Guest Experts

by Evelyn Beck

EVEN ON-LINE, THE voice of a single course instructor can grow wearisome over the length of a semester. One way to pique student interest, and invigorate your own teaching, is to invite guest experts to interact with your class via Internet bulletin boards or chat rooms. The Internet makes it easier for guest experts to participate. They do not have to live locally, making it possible for someone from New South Wales, Australia, for example, to join a group of nursing students at the University of North Carolina at Chapel Hill. And asking guests to respond on-line to student comments over several days at their convenience is less demanding than requesting them to deliver a presentation during your on-campus class meeting. Whom should you invite?

John Foltz, who supplements his on-campus junior/senior level agribusiness management course with an Internet component at the University of Idaho in Moscow, uses his industry contacts to find agribusiness managers, lenders or consultants. This process, he admits, is time consuming. Each guest expert mails in a discussion question, which Foltz posts on-line. Then the students engage in an asynchronous, threaded discussion, first with the expert, then among themselves. Foltz emphasizes finding topics “in ‘gray’ areas, not something where there is a ‘black and white’ answer. These will generate lots of discussion, where nobody is right or wrong.”

Such open-ended questions might involve controversy or at least ask why rather than what. At the University of Maryland in Baltimore, Zane Berge teaches several on-line graduate courses in education. For guest experts, he invites the author of the book or chapter currently under study. He uses audio or computer conferencing, sometimes in real time but more often asynchronously. “Students ask questions, or float ideas, to the guest, for the guest’s reaction,” he says. “It is a conversation, but more or less it is Q & A between the guest and one or two students at a time, rather than the more normal conversations with ideas coming and reactions being posted by a greater number of students.”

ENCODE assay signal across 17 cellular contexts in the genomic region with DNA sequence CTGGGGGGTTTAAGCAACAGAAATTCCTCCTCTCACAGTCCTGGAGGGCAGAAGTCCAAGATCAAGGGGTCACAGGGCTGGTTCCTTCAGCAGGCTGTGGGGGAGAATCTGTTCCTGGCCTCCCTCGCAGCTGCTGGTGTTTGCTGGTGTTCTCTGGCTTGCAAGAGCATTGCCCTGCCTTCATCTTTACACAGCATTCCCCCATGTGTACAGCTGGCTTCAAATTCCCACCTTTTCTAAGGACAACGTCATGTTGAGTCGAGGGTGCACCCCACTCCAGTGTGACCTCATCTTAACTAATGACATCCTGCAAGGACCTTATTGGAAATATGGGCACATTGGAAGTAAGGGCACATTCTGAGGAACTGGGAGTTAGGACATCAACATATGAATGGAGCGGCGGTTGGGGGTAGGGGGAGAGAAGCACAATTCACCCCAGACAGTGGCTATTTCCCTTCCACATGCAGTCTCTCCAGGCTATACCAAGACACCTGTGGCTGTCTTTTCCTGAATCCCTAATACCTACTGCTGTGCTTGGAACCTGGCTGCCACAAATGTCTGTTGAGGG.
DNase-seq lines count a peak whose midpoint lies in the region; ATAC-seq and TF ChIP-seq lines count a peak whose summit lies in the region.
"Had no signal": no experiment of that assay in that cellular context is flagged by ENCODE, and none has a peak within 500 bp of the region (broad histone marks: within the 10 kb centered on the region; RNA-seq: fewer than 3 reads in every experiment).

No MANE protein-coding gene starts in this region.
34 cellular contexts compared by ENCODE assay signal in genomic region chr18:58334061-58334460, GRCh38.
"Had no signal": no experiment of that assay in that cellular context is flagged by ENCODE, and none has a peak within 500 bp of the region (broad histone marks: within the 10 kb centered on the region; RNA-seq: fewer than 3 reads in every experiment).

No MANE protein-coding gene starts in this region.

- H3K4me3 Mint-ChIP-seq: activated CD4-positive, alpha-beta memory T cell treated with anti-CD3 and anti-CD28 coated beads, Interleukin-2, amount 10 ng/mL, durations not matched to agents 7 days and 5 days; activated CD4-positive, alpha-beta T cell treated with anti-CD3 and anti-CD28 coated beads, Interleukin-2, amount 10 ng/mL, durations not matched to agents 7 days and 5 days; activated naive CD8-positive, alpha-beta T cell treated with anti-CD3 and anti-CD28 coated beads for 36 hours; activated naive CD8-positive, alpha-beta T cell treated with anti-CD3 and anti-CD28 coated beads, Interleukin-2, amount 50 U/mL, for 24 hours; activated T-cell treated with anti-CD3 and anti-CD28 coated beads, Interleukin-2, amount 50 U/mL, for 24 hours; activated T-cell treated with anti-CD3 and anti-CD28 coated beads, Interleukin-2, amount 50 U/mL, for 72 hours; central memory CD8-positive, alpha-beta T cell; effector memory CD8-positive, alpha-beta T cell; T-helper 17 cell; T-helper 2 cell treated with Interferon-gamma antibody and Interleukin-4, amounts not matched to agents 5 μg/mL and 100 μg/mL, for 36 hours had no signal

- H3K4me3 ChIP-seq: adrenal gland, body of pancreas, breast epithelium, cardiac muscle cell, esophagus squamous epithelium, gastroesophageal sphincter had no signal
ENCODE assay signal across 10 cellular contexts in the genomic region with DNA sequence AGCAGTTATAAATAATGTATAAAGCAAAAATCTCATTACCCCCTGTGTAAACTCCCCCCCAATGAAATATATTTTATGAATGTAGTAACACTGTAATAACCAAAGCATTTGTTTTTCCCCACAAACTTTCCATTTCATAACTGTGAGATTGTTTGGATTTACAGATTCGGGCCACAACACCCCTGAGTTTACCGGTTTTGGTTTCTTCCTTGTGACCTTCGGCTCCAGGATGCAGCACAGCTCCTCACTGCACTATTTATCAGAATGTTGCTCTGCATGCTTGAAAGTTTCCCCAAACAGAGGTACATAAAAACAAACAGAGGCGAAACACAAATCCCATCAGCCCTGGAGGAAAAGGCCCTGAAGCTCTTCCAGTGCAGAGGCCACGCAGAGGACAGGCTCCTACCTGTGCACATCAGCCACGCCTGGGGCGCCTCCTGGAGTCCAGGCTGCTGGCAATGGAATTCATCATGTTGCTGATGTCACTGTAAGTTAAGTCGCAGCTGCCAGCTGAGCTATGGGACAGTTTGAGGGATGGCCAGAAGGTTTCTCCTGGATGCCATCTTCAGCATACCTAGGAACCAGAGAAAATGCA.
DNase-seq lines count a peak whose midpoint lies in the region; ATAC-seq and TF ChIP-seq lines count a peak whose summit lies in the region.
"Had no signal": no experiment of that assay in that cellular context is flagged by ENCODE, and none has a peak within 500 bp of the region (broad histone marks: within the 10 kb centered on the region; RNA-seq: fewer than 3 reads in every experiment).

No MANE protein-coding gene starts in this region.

The technology is more high tech at the Air Command and Staff College, a professional military education program for midcareer officers located at Maxwell Air Force Base in Alabama. Guests deliver a live lecture for resident students; for nonresidents, the lecture is videotaped, digitized and put on a course CD. Guests have ranged from General Anthony Zinni briefing the students on the United States Central Command to Andy Rooney discussing his military experiences and the media’s relations with the military. “Our students get to hear what the current leaders are thinking, and it helps to stimulate critical thinking,” says Gregory Herbert, chairman of the college’s distance learning curriculum department.

Guest experts need not be prominent in their professions. One obvious source is other faculty on your campus. Your college communications department might even have a list of faculty
who have agreed to serve as guest speakers when asked. And manufacturers, trade associations, and publishers would probably be delighted for the promotional opportunity. Or consider community leaders or agency representatives. Just be sure that whomever you ask has Internet access. One drawback of bringing in guest experts, of course, is the time required
to identify such individuals and to prepare them for the student interaction.

If they have little familiarity with computers and you’re asking them to respond to students on-line, such preparation may take even more time. And there is also the human factor.
“The guest lecturer may have to cancel at the last minute,” says Herbert. “Or they may show up and present a topic that has absolutely nothing to do with what you wanted them to
speak about.” A backup plan is essential, though a wayward guest may bring unexpected enlightenment. Herbert says that no matter what topic his invited lecturers have addressed,
he and his students have always learned something. The benefits of opening up your classroom are many. “It makes the class interactive and introduces real-life experiences,” says Foltz.

Berge, who coedited Computer-Mediated Communication and the On-line Classroom (Hampton Press, 1995), agrees, adding that “These experts give very practical and firsthand insight into the topics in the course at a time students are generally interested. Students love guest experts.” What students-and faculty-love is the new voice that shakes up interaction which might have become predictable. As in any classroom environment, the peculiar passions of each individual on-line soon become obvious; while this allows a level of comfort, it can also get stale. The participation of an outsider with experience and expertise of special interest to the course material can provide a kick-start for the rest of the semester. “What guest
speakers bring to our curriculum,” says Herbert, “is something the students can’t get anywhere else.”

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